This assurance is now at odds with the European Court’s ruling that there must, in law, be no difference between 'civil' and 'religious' marriage – both are the same thing. Thus if same-sex marriages are legalised they must be legalised on exactly the same basis as heterosexual ones and must be allowed in all registered places including churches. To further complicate matters, the Court of Appeal has ruled in the case of Ladele v Islington Council that the orthodox view of marriage is not a core part of Christianity. It would thus appear that if churches are told they must perform same-sex marriages if they want to perform heterosexual ceremonies they will have little legal ground to resist.
Alex Salmond was confident that clauses in his government's proposed legislation would exempt dissenting clerics from conducting same-sex marriages against their will. But it appears that, as Cardinal Keith O'Brien had long suspected, European human rights legislation will force the Scottish government to capitulate and remove such clauses. However, the convention also requires nation states to protect religious freedom and allows a 'margin of appreciation' for each nation to resolve a clash of competing rights. So the European court may allow legal exemptions to the general principle of marriage laws but the cardinal, the mullahs and the Kirk are not going to take that on trust.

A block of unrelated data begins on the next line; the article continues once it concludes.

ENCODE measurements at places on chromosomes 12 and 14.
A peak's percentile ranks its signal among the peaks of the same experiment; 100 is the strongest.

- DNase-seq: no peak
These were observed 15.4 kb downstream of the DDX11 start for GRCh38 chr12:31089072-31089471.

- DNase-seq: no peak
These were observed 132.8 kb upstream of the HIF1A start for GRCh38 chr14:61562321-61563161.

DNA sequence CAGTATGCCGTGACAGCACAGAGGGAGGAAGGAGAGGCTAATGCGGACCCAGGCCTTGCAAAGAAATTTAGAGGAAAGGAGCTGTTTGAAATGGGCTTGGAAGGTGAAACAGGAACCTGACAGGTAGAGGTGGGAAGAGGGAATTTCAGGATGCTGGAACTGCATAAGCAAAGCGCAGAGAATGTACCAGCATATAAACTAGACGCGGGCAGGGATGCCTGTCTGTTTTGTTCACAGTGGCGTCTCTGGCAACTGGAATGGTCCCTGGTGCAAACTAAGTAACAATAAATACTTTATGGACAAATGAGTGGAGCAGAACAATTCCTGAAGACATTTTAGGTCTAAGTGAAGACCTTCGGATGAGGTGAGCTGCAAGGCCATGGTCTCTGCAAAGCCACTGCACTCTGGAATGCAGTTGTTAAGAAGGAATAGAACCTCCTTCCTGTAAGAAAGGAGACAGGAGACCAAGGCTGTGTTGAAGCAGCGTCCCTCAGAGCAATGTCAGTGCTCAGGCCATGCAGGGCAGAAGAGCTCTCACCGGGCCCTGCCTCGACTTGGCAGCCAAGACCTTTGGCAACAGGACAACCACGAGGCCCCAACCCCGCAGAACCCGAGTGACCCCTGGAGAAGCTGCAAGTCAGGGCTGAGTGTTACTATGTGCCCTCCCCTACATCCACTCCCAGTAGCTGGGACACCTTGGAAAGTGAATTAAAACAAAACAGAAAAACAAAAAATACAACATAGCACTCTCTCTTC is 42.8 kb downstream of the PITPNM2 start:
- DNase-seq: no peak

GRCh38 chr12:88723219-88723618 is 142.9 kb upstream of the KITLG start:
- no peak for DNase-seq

US churches are protected by the First Amendment and it would be beyond folly for anyone to infringe on a church's right to deny religious marital rites for whatever reason. But the bottom-line in Scotland is that the government simply cannot offer a cast-iron guarantee that registered churches will not be forced to perform gay weddings. A partial solution would be to allow clergy willing to perform gay marriages such as the Episcopalian Richard Holloway and others from the Kirk access to the church. But that is not wholly satisfactory and is a form of the 'intrusion' which caused the Kirk's 19th-century Disruption and certainly no Catholic priest would be given permission.
As one of the few ministers of the Kirk who has dared to support gay marriage in the face of fierce official condemnation I deeply regret this unhelpful European court ruling.
John Cameron is a physicist and former Church of Scotland parish minister